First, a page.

Sunday, January 31, 2010
One of the members didn't really like it, because she said that nothing really happens in the novel, but she ended up liking it.
The other two members liked it, because it was a quiet but eerie novel. Not much does happen, but what happens is spooky. The narrator camps in the Lake District of England during the late summer and never manages to leave. The townspeople want him to stay, because they kind of like him. However, everyone keeps taking advantage of him.
We discussed all the little events and laughed. All of us enjoyed Mills' dry humor. But none of us want to live in that little town in the Lake District.
Books - Book Reviews - Cemeteries of NO-A Journey through the Cities of the Dead-J. Arriago & L. McElroy and Images of America-NO Cemeteries-E. Brock
As a new Board of Director of Save Our Cemetaries, I need to catch up with these historic but quiet places. So, I decided to read and look at the beautiful pictures of Cemeteries of New Orleans - A Journey through the Cities of the Dead - Jan Arriago and Laura McElroy and Images of America - New Orleans Cemeteries - Eric Brock. (Arriago's books counts as my first challenge read of 2010 for Wish I'd Read That Challenge 2010.)
I knew people are buried above ground due to the water table is too low and no one wanted their dead to float awy. But, I also found that Spain and France have similar burial methods, and the water tables are not as low those in New Orleans. However, the Jewish cemeteries follow ancient customs of in-ground burial.
I learned that a lot of famous people are buried here:
- Ernest Bellocq - Photographer of Storyville (St. Louis Cemetery #3)
- Buddy Bolden - Jazz great (Holt Cemetery)
- Jefferson Davis - President of the Confederate States of America (Metairie Cemetery)
- Ruth Fertel - founder of Ruth's Steakhouse (Metarie Cemetery)
- Marie Laveau - Vooddo Queen (St. Louis Cemetery #1)
- Homer Plesssey - plantiff in the Plessey vs Ferguson Supreme Court case (St. Louis Cemetary #1)
- John K. Toole - author of A Confederacy of Dunces (Greenwood Cemetery)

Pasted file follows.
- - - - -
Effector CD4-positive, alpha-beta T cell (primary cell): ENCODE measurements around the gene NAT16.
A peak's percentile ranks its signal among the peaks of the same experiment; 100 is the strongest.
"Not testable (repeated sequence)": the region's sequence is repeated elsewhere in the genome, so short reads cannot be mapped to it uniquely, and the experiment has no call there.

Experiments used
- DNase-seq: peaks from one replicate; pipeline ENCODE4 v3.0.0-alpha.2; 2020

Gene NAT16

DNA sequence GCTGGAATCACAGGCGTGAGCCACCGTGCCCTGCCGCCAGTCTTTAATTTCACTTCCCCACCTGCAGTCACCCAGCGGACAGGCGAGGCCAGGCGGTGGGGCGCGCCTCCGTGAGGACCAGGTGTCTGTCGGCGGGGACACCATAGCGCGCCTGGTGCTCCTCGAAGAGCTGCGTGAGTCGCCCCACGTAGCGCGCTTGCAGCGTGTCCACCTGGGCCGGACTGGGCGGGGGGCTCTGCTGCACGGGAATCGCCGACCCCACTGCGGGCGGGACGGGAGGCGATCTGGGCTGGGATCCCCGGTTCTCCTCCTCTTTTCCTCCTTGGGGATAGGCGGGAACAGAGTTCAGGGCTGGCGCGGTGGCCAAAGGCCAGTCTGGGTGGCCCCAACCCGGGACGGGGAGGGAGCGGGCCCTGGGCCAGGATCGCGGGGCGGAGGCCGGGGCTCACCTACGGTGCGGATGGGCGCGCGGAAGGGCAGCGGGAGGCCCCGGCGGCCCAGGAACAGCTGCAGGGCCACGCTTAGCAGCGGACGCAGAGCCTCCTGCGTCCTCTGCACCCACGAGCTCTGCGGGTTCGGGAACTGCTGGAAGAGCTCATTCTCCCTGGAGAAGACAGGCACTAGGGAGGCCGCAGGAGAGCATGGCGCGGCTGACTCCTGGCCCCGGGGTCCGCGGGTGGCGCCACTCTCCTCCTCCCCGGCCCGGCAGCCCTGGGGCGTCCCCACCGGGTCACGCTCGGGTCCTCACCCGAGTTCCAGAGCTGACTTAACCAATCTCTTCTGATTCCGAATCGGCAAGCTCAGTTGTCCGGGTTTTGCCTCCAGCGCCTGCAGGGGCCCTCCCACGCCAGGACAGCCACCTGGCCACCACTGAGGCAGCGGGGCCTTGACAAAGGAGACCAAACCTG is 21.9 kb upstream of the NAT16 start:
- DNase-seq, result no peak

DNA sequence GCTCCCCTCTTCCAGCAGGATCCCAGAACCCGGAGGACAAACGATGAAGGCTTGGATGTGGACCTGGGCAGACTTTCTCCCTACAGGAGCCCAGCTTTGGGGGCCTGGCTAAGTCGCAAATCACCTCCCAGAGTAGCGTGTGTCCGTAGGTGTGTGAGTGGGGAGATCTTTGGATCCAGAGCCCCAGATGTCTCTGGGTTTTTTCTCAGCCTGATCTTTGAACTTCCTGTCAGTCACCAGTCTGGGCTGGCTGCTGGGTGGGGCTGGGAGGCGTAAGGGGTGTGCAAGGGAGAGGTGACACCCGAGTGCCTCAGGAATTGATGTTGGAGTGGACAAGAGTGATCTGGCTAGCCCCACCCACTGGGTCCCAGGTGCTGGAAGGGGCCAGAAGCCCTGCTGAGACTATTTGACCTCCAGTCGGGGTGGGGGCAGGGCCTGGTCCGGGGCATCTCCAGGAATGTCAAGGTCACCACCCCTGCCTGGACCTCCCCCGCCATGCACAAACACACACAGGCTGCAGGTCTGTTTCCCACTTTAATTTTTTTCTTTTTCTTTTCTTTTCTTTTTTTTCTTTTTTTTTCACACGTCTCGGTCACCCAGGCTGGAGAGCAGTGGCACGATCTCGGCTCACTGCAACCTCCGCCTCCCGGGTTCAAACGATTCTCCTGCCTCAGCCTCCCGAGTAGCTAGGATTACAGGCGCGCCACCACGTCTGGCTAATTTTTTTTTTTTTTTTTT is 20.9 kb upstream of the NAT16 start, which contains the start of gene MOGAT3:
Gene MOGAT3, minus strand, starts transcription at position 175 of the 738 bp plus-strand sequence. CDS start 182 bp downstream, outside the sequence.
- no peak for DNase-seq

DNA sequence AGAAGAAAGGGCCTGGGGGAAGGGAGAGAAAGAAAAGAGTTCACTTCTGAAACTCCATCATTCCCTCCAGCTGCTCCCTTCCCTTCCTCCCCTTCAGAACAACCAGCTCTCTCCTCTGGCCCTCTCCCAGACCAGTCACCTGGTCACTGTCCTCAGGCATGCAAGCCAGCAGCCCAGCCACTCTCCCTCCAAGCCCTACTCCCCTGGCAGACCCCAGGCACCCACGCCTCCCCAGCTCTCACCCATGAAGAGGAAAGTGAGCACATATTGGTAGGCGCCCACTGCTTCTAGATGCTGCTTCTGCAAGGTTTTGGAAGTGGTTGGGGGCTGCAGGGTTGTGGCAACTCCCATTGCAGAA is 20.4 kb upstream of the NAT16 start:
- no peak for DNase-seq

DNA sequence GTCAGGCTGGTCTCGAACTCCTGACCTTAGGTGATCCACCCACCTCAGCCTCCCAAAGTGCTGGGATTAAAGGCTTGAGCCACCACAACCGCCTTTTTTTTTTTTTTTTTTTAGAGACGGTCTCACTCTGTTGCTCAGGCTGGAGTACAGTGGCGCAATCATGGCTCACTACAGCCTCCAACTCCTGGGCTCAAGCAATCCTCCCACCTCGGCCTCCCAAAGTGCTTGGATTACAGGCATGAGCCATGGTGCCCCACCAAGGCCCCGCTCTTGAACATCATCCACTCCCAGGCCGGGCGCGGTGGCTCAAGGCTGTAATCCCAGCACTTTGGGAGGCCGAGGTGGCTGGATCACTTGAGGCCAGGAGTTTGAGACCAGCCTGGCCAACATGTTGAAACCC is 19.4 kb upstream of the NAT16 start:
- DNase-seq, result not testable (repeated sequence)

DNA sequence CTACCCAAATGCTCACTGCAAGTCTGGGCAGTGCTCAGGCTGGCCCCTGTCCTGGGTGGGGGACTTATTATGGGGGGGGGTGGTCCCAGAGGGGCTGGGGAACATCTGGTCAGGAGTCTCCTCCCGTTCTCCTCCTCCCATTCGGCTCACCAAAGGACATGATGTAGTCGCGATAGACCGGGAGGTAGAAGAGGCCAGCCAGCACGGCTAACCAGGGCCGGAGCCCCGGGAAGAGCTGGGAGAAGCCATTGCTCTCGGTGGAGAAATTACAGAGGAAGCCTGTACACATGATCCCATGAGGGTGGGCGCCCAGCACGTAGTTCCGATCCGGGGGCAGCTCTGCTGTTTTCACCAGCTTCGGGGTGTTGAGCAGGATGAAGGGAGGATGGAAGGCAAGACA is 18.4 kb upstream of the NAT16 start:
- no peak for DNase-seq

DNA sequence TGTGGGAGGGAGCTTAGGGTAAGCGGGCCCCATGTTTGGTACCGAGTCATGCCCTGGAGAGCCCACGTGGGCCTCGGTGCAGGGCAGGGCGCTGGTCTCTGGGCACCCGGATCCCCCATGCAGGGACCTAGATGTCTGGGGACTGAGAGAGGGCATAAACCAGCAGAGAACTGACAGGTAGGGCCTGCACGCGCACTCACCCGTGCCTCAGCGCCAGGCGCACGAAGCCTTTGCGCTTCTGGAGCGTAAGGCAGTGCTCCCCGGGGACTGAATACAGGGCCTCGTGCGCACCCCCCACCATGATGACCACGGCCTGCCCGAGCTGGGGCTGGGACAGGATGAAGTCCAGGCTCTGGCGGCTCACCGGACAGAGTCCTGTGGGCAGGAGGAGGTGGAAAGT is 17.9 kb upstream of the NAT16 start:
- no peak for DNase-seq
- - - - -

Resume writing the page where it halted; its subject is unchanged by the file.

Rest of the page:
Brock's photographs are in black and white, but it includes pictures from the late 1800s and 1900s. It also has pictures of the Girod Cemetery, which no longer exists. (It was rumored that the New Orleans Saints couldn't win, because the Superdome was built over Girod). Arrigo's and Atwood's book has color pictures of not only New Orleans cemeteries but of ones in towns near the city and depictions of local customs.
I enjoyed looking at the pictures. I often drive by many of the cemeteries shown in these books on my way to work and take it for granted. There are many beautiful sculptures there.
Saturday, January 30, 2010
All monetary proceeds support Save Our Cemeteries programming. $15 each (includes cost of shipping)
Call (504) 525-3377 or e-mail firstname.lastname@example.org to order yours today!
Sunday, January 24, 2010
I was switching among three shows: the game, Law and Order: CI, and Emma by Jane Austen.
So, to fake it at work, I will ask: Where will Archie Manning sit at the Super Bowl? Archie used to be a Saints quaterback. One of his sons, Peyton, plays for the Indianapolis Colts, the other team to play at the Super Bowl.
Please keep my secret. I am happy but not terribly excited. My neighbors are happy though; I hear firecrackers going off.
Friday, January 15, 2010
From reading other blogs, I have concluded that there are two camps of Atwood's fiction readers: those who love the dystopian/sci fi/speculative fiction novels and those who really like her other works, such as The Robber Bride and The Blind Assassin.
I am of the dystopian/sci fi camp. I looved The Handmaid's Tale and prefer the darker works. So, this review will incorporate this viewpoint.
First of all, this is a companion of her previous novel, Oryx and Crake (2003). If you haven't read it, you can read The Year of the Flood first, and it won't affect your understanding. (In fact, some characters that are briefly mentioned in Oryx and Crake have a prominent role in Flood and visa-versa.)
The Year of the Flood is set in the North American continent, probably the U.S. There are three divisions of people, the have-nots, the genetics people, and the semi-have nots. Oryx and Crake deals with the people related to the scientists, administrators, and families related to those who develop the new genetically enhanced foods, animals, and people. The Flood examines people that were middle-class and have moved to the semi-have nots (those who cater to the genetics people) or have lost it all and don't live very well (the sex workers, the fast food servers, the garbage collectors, and the roving gangs).
A fourth group, which is the main group discussed in this novel, are God's Gardners, who live outside the other people. They try to grow all their food, despite the droughts and lack of farming knowledge (which they are getting back by experimentation and maybe reading old books), reject all the new genetically enhanced products, and recycle whatever they can. They recruit new members by walking around the city and singing. They also rescue people from horrific situations.